There is recent evidence to suggest that lymphedema, a condition that can result from having lymph nodes removed or radiated as part of breast cancer treatment, is something that many patients and their families are often told little or nothing about.  Some recovering breast cancer patients only find out about lymphedema at some point after their surgery, from a concerned nurse, blood draw technician, internist or fellow cancer survivor.

Lymphedema refers to "the build-up of fluid in soft body tissues when the lymph system is damaged or blocked". (See - National Cancer Institute). Symptoms in a breast cancer survivor include swelling and/or a heavy feeling in the arm, a tight feeling in the skin and trouble moving a joint in the arm. When a person is at increased risk for lymphedema, she always has to be thoughtful about physical activity involving that arm such as gardening, household chores and working out in a gym. Anything that will cause the build-up of lymph in the arm (e.g. cuts, scrapes, bug bites, heavy lifting, hot tubs), has to be monitored or avoided, in order to avoid the possibility of inflammation and lymphedema.  Blood pressure checks and blood labs have to be done using the other arm.

Mainstream breast cancer treatment in its current form - the gift that keeps on giving.

Sunday, July 13, 2014

Women, Cancer and Anger

Because women are less likely then men in our culture to be able to fully engage with negative feelings like anger and frustration, they may be at a psychological disadvantage in this particular way when facing a cancer diagnosis. Since a cancer diagnosis typically evokes an intense and complicated set of feelings, the ability to manage and use emotions in a constructive way is crucial.

The importance to psychological health of allowing oneself to fully feel one's anger and other negative feelings is greatly misunderstood in the United States. Women in particular, are not authorized by the mainstream culture to fully engage with these emotions, and many find it difficult to allow themselves to be aware of their anger, let along use it to maximize coping strategies. Instead they often misidentify anger as hurt or annoyance and/or will themselves to "get over" it as quickly as possible.  Anger often takes the form of passive aggressive behavior, emotional manipulation, submission or depression.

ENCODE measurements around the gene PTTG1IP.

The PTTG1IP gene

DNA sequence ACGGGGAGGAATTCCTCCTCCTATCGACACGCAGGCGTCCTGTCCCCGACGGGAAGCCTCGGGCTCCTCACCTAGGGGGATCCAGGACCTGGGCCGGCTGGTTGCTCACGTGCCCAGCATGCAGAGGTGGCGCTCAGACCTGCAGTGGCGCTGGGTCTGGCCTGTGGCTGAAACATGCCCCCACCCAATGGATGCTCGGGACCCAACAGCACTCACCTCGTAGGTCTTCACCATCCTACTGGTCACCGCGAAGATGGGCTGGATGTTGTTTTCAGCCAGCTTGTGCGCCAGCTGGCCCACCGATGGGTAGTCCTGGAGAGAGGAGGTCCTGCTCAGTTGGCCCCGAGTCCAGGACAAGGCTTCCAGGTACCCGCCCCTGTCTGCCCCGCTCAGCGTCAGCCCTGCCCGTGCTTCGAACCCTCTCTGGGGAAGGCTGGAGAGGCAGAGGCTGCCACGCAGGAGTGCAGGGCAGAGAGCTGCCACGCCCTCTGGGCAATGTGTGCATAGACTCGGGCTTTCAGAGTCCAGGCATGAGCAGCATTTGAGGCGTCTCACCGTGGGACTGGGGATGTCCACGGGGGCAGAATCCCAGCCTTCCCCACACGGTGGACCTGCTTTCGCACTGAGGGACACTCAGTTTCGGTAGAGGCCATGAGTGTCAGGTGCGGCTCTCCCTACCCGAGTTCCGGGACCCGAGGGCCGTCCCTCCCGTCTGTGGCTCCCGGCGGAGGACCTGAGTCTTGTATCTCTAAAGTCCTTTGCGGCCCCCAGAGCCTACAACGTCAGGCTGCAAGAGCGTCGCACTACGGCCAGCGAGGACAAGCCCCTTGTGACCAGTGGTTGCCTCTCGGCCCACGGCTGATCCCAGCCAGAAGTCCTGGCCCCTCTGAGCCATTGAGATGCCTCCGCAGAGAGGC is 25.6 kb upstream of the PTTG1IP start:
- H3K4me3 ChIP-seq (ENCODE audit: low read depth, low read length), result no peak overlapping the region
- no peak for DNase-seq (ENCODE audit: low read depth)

As any cancer survivor knows, there is plenty to be angry about when going through a cancer diagnosis and treatment regimen. Patients need access to their anger in order to empower them to ask medical providers for information, and to persist until they get the answers they need to make appropriate treatment decisions. Anger is also an important component of coping with the many noxious side-effects associated with most of the treatment protocols currently in use.  Finally when a woman is in good command of her darker emotions, she is more likely to respond in an appropriately self-protective way when faced with intrusive, inappropriate, lame and insensitive comments coming her way from medical providers, relatives, co-workers, friends and acquaintances.

Women need to take charge of their cancer journey.  They are much more likely to do this and do it well, when they have access to all of their feelings. In the United States, we need to continue to look at why we keep believing and thinking that anger is not compatible with womanhood, and what the reasons are for continuing to deprive females of one of the most empowering coping mechanisms there is.